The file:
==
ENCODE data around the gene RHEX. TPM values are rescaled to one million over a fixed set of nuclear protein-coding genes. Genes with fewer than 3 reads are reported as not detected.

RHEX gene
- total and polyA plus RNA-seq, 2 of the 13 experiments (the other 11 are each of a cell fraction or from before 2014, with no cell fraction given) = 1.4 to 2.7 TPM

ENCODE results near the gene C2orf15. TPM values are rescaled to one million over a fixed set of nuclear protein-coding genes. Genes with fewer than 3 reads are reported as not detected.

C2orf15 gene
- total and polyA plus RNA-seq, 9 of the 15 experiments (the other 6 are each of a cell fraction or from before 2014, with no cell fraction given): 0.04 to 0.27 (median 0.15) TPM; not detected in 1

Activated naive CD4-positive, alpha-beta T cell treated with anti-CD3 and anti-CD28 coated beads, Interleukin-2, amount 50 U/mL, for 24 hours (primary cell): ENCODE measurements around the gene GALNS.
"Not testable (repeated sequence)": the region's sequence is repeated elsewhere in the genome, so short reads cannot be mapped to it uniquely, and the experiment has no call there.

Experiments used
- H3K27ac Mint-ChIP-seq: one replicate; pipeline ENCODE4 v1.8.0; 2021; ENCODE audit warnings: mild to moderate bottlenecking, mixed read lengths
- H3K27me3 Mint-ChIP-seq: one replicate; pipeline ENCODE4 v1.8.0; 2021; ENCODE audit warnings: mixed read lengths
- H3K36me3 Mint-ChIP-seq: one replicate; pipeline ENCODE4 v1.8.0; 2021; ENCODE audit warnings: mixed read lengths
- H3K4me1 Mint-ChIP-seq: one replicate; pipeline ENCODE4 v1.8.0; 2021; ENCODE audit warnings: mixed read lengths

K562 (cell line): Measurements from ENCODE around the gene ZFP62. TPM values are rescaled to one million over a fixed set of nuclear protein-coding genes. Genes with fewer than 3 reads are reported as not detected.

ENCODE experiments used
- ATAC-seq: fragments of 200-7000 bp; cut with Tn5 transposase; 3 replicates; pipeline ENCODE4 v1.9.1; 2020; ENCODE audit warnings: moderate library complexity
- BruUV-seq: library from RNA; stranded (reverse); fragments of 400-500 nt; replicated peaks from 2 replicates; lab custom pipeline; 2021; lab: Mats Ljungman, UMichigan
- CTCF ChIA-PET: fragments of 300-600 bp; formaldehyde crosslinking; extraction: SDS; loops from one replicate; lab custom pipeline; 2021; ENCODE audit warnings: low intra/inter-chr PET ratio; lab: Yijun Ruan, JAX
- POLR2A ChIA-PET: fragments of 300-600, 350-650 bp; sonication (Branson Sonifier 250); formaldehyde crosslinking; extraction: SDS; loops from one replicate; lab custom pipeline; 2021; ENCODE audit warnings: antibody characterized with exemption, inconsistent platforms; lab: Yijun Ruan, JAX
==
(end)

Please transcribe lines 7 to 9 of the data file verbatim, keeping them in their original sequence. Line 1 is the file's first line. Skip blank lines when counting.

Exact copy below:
Activated naive CD4-positive, alpha-beta T cell treated with anti-CD3 and anti-CD28 coated beads, Interleukin-2, amount 50 U/mL, for 24 hours (primary cell): ENCODE measurements around the gene GALNS.
"Not testable (repeated sequence)": the region's sequence is repeated elsewhere in the genome, so short reads cannot be mapped to it uniquely, and the experiment has no call there.

Experiments used